To activate debug messages for core code and built-in modules during the boot process, even before userspace and debugfs exists, use dyndbg="QUERY", module.dyndbg="QUERY", or ddebug_query="QUERY" (ddebug_query is obsoleted by dyndbg, and deprecated). QUERY follows the syntax described above, but must not exceed 1023 characters. Your bootloader may impose lower limits.

These dyndbg params are processed just after the ddebug tables are processed, as part of the arch_initcall. Thus you can enable debug messages in all code run after this arch_initcall via this boot parameter.

On an x86 system for example ACPI enablement is a subsys_initcall and:

dyndbg="file ec.c +p"

will show early Embedded Controller transactions during ACPI setup if your machine (typically a laptop) has an Embedded Controller. PCI (or other devices) initialization also is a hot candidate for using this boot parameter for debugging purposes.

If foo module is not built-in, foo.dyndbg will still be processed at boot time, without effect, but will be reprocessed when module is loaded later. dyndbg_query= and bare dyndbg= are only processed at boot.

Debug Messages at Module Initialization Time

When modprobe foo is called, modprobe scans /proc/cmdline for foo.params, strips foo., and passes them to the kernel along with params given in modprobe args or /etc/modprob.d/*.conf files, in the following order:

  1. parameters given via /etc/modprobe.d/*.conf:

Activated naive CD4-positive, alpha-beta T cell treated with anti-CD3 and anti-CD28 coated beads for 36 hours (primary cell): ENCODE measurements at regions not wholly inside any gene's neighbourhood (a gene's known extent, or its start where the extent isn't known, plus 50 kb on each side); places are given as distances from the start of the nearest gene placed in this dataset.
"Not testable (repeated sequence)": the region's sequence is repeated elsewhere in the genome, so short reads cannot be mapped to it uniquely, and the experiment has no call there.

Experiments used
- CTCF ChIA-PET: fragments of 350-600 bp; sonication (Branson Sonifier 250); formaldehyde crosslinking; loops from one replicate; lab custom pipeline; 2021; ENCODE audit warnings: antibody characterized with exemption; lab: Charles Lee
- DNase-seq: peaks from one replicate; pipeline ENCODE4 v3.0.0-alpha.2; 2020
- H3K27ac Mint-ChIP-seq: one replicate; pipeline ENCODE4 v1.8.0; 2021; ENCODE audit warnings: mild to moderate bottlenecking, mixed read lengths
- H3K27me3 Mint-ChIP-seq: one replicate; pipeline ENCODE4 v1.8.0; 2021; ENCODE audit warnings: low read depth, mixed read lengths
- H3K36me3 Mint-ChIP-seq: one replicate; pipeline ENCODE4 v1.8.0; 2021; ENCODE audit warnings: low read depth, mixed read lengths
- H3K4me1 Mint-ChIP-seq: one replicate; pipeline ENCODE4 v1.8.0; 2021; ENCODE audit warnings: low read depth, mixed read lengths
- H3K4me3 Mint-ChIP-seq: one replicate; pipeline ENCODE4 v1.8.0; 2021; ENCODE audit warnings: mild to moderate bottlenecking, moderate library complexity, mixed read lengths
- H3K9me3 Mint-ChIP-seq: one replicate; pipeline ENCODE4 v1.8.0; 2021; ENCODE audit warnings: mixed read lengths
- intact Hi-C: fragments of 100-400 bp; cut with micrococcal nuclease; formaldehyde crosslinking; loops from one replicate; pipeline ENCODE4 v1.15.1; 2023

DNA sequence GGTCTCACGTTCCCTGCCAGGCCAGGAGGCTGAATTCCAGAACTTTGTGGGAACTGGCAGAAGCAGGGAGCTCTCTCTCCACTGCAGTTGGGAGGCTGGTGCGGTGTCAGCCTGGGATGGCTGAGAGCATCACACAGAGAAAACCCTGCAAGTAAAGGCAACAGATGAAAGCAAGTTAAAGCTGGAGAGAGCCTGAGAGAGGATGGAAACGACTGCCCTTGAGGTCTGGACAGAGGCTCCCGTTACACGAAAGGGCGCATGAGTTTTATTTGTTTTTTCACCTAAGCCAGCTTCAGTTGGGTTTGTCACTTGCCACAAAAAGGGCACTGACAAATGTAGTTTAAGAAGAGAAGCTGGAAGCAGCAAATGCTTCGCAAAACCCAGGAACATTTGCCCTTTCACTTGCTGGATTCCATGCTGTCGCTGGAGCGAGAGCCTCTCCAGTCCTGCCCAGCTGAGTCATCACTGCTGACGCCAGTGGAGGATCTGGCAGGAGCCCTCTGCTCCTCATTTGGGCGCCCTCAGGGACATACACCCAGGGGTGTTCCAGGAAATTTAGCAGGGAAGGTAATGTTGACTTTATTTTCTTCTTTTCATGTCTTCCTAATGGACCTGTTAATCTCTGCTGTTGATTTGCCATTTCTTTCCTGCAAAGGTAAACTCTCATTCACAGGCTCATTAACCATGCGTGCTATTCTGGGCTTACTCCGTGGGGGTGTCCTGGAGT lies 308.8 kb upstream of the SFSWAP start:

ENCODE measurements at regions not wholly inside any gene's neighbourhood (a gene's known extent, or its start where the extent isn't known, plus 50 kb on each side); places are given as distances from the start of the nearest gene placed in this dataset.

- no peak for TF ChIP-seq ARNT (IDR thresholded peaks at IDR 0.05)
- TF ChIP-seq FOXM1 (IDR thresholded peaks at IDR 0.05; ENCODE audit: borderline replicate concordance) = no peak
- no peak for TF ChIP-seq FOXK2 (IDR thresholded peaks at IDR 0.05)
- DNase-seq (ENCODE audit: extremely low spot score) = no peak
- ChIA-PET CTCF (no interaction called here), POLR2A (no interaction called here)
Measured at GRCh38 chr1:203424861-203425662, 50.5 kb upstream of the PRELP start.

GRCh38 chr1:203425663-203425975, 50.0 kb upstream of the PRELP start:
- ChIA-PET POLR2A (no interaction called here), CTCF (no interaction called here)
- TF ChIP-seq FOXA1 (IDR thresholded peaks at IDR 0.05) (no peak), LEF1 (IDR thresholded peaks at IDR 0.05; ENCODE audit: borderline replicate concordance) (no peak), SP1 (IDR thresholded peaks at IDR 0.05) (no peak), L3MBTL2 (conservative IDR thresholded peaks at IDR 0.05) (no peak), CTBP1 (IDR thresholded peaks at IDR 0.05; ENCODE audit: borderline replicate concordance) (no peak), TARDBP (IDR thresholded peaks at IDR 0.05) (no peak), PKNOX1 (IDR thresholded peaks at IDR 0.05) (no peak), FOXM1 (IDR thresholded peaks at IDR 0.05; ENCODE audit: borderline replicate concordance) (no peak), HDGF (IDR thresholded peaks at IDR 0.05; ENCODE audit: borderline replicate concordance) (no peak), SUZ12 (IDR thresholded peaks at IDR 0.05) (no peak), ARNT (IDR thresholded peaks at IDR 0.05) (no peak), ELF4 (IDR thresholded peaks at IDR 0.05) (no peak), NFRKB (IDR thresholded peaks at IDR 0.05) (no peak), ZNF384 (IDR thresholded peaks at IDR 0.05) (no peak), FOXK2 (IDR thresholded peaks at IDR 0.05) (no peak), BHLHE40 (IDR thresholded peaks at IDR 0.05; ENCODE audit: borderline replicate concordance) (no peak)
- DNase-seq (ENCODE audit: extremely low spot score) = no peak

options foo dyndbg=+pt
    options foo dyndbg # defaults to +p
  2. foo.dyndbg as given in boot args, foo. is stripped and passed:

    foo.dyndbg=" func bar +p; func buz +mp"
  3. args to modprobe:

    modprobe foo dyndbg==pmf # override previous settings

These dyndbg queries are applied in order, with last having final say. This allows boot args to override or modify those from /etc/modprobe.d (sensible, since 1 is system wide, 2 is kernel or boot specific), and modprobe args to override both.

In the foo.dyndbg="QUERY" form, the query must exclude module foo. foo is extracted from the param-name, and applied to each query in QUERY, and only 1 match-spec of each type is allowed.

The dyndbg option is a “fake” module parameter, which means:

  • modules do not need to define it explicitly
  • every module gets it tacitly, whether they use pr_debug or not
  • it doesn’t appear in /sys/module/$module/parameters/ To see it, grep the control file, or inspect /proc/cmdline.

For CONFIG_DYNAMIC_DEBUG kernels, any settings given at boot-time (or enabled by -DDEBUG flag during compilation) can be disabled later via the sysfs interface if the debug messages are no longer needed:

echo "module module_name -p" > <debugfs>/dynamic_debug/control


// enable the message at line 1603 of file svcsock.c
nullarbor:~ # echo -n 'file svcsock.c line 1603 +p' >

// enable all the messages in file svcsock.c
nullarbor:~ # echo -n 'file svcsock.c +p' >

// enable all the messages in the NFS server module
nullarbor:~ # echo -n 'module nfsd +p' >

// enable all 12 messages in the function svc_process()
nullarbor:~ # echo -n 'func svc_process +p' >

// disable all 12 messages in the function svc_process()
nullarbor:~ # echo -n 'func svc_process -p' >

// enable messages for NFS calls READ, READLINK, READDIR and READDIR+.
nullarbor:~ # echo -n 'format "nfsd: READ" +p' >

// enable messages in files of which the paths include string "usb"
nullarbor:~ # echo -n '*usb* +p' > <debugfs>/dynamic_debug/control

// enable all messages
nullarbor:~ # echo -n '+p' > <debugfs>/dynamic_debug/control

// add module, function to all enabled messages
nullarbor:~ # echo -n '+mf' > <debugfs>/dynamic_debug/control

// boot-args example, with newlines and comments for readability
Kernel command line: ...
  // see whats going on in dyndbg=value processing
  // enable pr_debugs in 2 builtins, #cmt is stripped
  dyndbg="module params +p #cmt ; module sys +p"
  // enable pr_debugs in 2 functions in a module loaded later
  pc87360.dyndbg="func pc87360_init_device +p; func pc87360_find +p"